In this case, the next best option is to take public transport like buses and subways, rather than private taxis. You’ll save money and spare the pollution, plus you’ll still get a more genuine travel experience. You can also join a tour and go by coach – it’s one of the environmentally friendly ways to travel. 

Walking, photo by @juliane-liebermann from Unsplash

4. Be mindful of your consumption 

There are ways to lessen your waste at almost every stage of your trip, from packing your suitcase to spending the night in a hotel – you just have to be mindful of your consumption. 

The simplest ways to decrease waste and save energy are turning off the lights when you’re not using them, turning taps off tightly, having quicker showers, layering up instead of using the AC, when possible. Put up the no housekeeping sign so your linens don’t get washed every day. 

Decrease your need to wash your clothes by packing smart. Aim to bring clothes that are easily washed and dry quickly in the air so you don’t need to use the clothes dryer. You can also buy odor-resistant clothes and fabrics that are compostable once they reach their end. Try to avoid buying synthetic clothing that releases microplastics with every wash, and often end up in the ocean. 

As for your electronics, you can buy solar rechargeable batteries and power banks. That way, you don’t have to use toxic disposable batteries or keep sapping electricity to charge your gadgets. 

5. Seek out zero waste dining 

 Whenever you travel, it’s best to think local. Head to farmer’s markets to find the best seasonal produce and local artisan crafts, cafes for home-brewed beans, microbreweries for local brews, and farm-to-table restaurants for home-grown food. 

One of the best – and most delicious – ways to reduce waste when eating on your travels is simply to sit down at restaurants and eat off reusable plates and silverware. You won’t come across any nasty plastic disposables, plus you’ll be helping locally owned businesses. 

Try to seek out food establishments that use recyclable or compostable food containers, utensils and napkins, so you can support their good work and encourage others to do the same. 

When trying street foods or takeaway food, say no to extra napkins and plastic wrappers and containers. Instead, keep some reusable napkins, straws, cutlery and containers in your bag that you can wash later and use again. No matter what you do, don’t get anything in styrofoam!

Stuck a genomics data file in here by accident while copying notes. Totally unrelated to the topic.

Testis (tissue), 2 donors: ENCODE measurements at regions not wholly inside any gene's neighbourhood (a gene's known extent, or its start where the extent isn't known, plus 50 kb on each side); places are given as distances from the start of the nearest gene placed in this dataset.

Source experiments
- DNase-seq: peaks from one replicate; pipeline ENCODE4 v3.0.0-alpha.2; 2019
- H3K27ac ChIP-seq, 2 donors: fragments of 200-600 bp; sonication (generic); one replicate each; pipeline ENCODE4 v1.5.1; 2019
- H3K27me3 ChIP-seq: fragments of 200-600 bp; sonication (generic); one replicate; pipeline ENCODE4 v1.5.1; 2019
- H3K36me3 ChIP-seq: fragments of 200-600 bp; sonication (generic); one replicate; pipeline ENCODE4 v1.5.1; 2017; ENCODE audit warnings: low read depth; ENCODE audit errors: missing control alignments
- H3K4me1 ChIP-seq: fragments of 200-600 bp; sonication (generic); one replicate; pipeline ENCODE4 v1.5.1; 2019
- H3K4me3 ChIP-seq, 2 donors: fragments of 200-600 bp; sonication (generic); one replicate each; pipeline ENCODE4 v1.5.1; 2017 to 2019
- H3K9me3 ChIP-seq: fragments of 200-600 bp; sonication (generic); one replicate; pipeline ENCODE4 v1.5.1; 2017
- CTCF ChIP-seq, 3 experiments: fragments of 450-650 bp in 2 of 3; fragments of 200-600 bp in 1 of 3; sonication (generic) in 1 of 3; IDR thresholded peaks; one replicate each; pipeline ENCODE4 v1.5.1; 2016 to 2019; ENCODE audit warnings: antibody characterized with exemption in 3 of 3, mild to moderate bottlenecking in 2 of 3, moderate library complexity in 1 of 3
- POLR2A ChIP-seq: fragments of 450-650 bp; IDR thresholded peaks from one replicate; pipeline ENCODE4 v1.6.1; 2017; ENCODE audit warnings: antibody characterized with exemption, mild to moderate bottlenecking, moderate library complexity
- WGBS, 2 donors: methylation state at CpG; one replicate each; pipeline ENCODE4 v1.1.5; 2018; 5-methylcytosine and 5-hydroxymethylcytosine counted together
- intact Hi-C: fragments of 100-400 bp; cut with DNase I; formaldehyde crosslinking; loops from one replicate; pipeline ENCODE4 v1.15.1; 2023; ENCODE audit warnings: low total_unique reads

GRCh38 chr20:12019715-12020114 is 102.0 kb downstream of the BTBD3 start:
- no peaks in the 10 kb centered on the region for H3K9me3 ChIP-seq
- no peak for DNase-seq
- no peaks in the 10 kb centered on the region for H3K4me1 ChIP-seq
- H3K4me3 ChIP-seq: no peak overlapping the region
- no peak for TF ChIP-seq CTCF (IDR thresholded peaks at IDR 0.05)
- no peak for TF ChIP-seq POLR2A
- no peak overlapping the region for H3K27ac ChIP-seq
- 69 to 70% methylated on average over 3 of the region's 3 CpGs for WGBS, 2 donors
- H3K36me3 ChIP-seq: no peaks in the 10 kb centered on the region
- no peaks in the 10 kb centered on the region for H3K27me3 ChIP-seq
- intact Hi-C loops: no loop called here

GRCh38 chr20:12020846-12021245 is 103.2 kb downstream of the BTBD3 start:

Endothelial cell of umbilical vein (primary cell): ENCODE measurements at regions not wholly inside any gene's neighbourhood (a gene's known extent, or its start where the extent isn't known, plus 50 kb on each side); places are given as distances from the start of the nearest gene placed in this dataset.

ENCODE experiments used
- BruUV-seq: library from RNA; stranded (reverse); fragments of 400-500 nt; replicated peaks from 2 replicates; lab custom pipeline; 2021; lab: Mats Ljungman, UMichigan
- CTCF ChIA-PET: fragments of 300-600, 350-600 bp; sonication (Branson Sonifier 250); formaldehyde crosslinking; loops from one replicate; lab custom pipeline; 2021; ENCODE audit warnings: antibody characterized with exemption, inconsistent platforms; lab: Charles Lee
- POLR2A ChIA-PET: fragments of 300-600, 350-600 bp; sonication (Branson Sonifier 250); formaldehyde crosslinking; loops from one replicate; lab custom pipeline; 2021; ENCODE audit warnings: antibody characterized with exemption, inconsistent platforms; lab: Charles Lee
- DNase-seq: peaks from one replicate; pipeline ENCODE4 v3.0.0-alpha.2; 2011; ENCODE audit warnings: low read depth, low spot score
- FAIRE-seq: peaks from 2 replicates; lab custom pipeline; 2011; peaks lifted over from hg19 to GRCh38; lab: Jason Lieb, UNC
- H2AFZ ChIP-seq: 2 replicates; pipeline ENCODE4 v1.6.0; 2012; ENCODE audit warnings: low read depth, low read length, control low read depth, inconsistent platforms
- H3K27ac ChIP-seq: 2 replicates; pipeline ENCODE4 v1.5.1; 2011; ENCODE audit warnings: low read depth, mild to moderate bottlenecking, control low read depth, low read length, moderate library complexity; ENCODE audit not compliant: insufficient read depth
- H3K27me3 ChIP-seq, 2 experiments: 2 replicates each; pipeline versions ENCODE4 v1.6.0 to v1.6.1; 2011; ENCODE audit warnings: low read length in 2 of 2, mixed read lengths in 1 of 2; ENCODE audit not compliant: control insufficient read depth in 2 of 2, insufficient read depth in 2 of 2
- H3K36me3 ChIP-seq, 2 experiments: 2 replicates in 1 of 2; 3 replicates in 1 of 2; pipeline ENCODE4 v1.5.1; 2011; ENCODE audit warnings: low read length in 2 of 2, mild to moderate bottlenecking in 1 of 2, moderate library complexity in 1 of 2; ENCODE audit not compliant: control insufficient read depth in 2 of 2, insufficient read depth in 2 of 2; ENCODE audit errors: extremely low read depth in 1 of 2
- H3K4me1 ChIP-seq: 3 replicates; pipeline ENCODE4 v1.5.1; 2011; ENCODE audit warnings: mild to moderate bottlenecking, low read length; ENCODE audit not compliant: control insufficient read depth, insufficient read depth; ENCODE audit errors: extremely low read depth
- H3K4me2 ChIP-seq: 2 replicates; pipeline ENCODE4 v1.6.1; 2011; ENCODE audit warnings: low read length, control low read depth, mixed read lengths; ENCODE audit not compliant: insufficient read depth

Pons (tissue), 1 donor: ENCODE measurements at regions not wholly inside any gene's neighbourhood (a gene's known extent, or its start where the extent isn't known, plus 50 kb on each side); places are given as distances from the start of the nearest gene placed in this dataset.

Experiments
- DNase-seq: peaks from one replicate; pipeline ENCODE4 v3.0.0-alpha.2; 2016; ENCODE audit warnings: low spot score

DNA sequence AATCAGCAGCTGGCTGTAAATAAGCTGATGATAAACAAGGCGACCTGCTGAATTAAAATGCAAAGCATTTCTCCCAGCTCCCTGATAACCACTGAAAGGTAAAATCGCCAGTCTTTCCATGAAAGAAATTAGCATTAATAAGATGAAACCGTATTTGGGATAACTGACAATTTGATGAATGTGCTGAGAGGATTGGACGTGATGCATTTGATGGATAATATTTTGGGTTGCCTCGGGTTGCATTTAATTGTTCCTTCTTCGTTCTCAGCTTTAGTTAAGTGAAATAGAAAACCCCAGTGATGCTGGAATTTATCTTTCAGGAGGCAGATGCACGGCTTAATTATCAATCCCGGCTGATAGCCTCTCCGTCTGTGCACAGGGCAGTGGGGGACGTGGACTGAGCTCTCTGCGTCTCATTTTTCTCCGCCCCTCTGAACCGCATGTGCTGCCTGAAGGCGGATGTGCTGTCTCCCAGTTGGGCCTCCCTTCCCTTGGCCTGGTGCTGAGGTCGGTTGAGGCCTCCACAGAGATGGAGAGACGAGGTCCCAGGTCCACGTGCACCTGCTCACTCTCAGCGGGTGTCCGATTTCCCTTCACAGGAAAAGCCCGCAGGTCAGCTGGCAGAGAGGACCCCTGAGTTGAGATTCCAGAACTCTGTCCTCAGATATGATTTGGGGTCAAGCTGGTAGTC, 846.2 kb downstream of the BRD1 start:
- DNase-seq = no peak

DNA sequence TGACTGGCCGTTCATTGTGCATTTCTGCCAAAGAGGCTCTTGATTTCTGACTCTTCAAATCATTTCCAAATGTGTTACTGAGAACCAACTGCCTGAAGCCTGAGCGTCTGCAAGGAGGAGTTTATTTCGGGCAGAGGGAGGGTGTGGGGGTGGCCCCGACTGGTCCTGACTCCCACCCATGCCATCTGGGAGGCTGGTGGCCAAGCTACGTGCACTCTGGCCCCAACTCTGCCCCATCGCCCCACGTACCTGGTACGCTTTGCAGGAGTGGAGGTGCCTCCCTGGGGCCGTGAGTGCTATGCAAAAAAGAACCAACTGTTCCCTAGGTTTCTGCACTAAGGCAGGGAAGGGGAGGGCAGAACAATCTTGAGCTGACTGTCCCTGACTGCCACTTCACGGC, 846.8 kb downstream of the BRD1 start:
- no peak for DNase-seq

Don’t forget your waste-free tips when you’re in the air! Steer clear of all that plastic waste on airplanes by bringing your own snacks, saying no to single-use napkins, cups and straws, and bringing a reusable water bottle to refill during the flight. Another quick flight tip: Bring your own headphones and blanket so you don’t have to pay for their plastic disposables. 

6. Shop ethically 

If you find yourself yearning for a little retail therapy on your travels, the best way to reduce your waste is to support ethical, sustainable stores. Always avoid fast fashion (which exploits workers and produces tons of waste), and instead turn to local businesses. 

Look out for stores that sell locally made wares, encourage reusable bags and eco-friendly products and reduce their plastic use. Your purchases will not only support the community, but also the planet.  

You can also download the Good On You app, which rates brands based on their ethical procedures including how they impact their workers, the environment and animals. Not only will you see how your preferred brands stack up, but you’ll also discover fantastic new brands to support. 

7. Go paperless 

 Who needs paper waste? If you’ve got a smartphone, there’s no need to print your itineraries or tickets anymore. You can save your travel itinerary to your device and use e-tickets for almost everything including flights, trains, buses, concerts, and theatre shows. 

You can buy an e-book reader and download all your favourite books, or simply read the news online. You’ll save a few trees, plus your suitcase will feel lighter without all those books. As for guidebooks – how often do you really use them after your trip? Instead of lugging around guidebooks and maps, replace them with travel apps on your phone.  

Finally, if you’re ever offered a receipt, always say no! If you do need it, ask if they can email it to you. Every little bit helps! 

Article in partnership with Trafalgar. Trafalgar is the world’s leading and most awarded travel brand, spanning all seven continents of the globe.